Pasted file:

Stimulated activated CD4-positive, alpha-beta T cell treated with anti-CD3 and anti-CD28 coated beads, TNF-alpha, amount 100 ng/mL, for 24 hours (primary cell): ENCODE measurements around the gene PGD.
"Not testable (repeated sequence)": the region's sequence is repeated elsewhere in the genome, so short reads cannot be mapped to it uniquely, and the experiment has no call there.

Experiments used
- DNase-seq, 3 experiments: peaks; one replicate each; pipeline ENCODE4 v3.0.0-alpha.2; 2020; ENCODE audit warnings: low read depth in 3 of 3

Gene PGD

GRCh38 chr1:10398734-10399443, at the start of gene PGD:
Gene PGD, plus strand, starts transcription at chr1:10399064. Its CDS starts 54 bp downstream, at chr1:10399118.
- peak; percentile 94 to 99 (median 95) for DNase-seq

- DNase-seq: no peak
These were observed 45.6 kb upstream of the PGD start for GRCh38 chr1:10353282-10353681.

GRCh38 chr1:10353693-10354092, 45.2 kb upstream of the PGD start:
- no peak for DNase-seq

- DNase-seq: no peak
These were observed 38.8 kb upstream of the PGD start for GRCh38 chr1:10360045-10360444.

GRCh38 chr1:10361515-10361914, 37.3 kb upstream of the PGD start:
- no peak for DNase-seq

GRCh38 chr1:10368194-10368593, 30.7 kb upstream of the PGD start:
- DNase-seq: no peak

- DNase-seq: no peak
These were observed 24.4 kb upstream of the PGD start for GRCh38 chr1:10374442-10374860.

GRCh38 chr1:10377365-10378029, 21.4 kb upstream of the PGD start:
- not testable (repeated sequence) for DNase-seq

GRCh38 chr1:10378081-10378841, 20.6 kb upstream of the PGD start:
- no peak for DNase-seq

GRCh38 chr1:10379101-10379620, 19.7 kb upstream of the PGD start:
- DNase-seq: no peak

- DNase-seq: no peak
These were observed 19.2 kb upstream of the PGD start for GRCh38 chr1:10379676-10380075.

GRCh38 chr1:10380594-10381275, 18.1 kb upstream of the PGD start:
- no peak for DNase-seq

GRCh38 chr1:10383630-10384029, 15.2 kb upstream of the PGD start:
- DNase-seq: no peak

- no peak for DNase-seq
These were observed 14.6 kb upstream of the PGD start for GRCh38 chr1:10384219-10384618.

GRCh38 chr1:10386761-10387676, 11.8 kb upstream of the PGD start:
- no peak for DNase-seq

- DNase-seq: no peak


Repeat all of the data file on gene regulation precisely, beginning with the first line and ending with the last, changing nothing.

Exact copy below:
Stimulated activated CD4-positive, alpha-beta T cell treated with anti-CD3 and anti-CD28 coated beads, TNF-alpha, amount 100 ng/mL, for 24 hours (primary cell): ENCODE measurements around the gene PGD.
"Not testable (repeated sequence)": the region's sequence is repeated elsewhere in the genome, so short reads cannot be mapped to it uniquely, and the experiment has no call there.

Experiments used
- DNase-seq, 3 experiments: peaks; one replicate each; pipeline ENCODE4 v3.0.0-alpha.2; 2020; ENCODE audit warnings: low read depth in 3 of 3

Gene PGD

GRCh38 chr1:10398734-10399443, at the start of gene PGD:
Gene PGD, plus strand, starts transcription at chr1:10399064. Its CDS starts 54 bp downstream, at chr1:10399118.
- peak; percentile 94 to 99 (median 95) for DNase-seq

- DNase-seq: no peak
These were observed 45.6 kb upstream of the PGD start for GRCh38 chr1:10353282-10353681.

GRCh38 chr1:10353693-10354092, 45.2 kb upstream of the PGD start:
- no peak for DNase-seq

- DNase-seq: no peak
These were observed 38.8 kb upstream of the PGD start for GRCh38 chr1:10360045-10360444.

GRCh38 chr1:10361515-10361914, 37.3 kb upstream of the PGD start:
- no peak for DNase-seq

GRCh38 chr1:10368194-10368593, 30.7 kb upstream of the PGD start:
- DNase-seq: no peak

- DNase-seq: no peak
These were observed 24.4 kb upstream of the PGD start for GRCh38 chr1:10374442-10374860.

GRCh38 chr1:10377365-10378029, 21.4 kb upstream of the PGD start:
- not testable (repeated sequence) for DNase-seq

GRCh38 chr1:10378081-10378841, 20.6 kb upstream of the PGD start:
- no peak for DNase-seq

GRCh38 chr1:10379101-10379620, 19.7 kb upstream of the PGD start:
- DNase-seq: no peak

- DNase-seq: no peak
These were observed 19.2 kb upstream of the PGD start for GRCh38 chr1:10379676-10380075.

GRCh38 chr1:10380594-10381275, 18.1 kb upstream of the PGD start:
- no peak for DNase-seq

GRCh38 chr1:10383630-10384029, 15.2 kb upstream of the PGD start:
- DNase-seq: no peak

- no peak for DNase-seq
These were observed 14.6 kb upstream of the PGD start for GRCh38 chr1:10384219-10384618.

GRCh38 chr1:10386761-10387676, 11.8 kb upstream of the PGD start:
- no peak for DNase-seq

- DNase-seq: no peak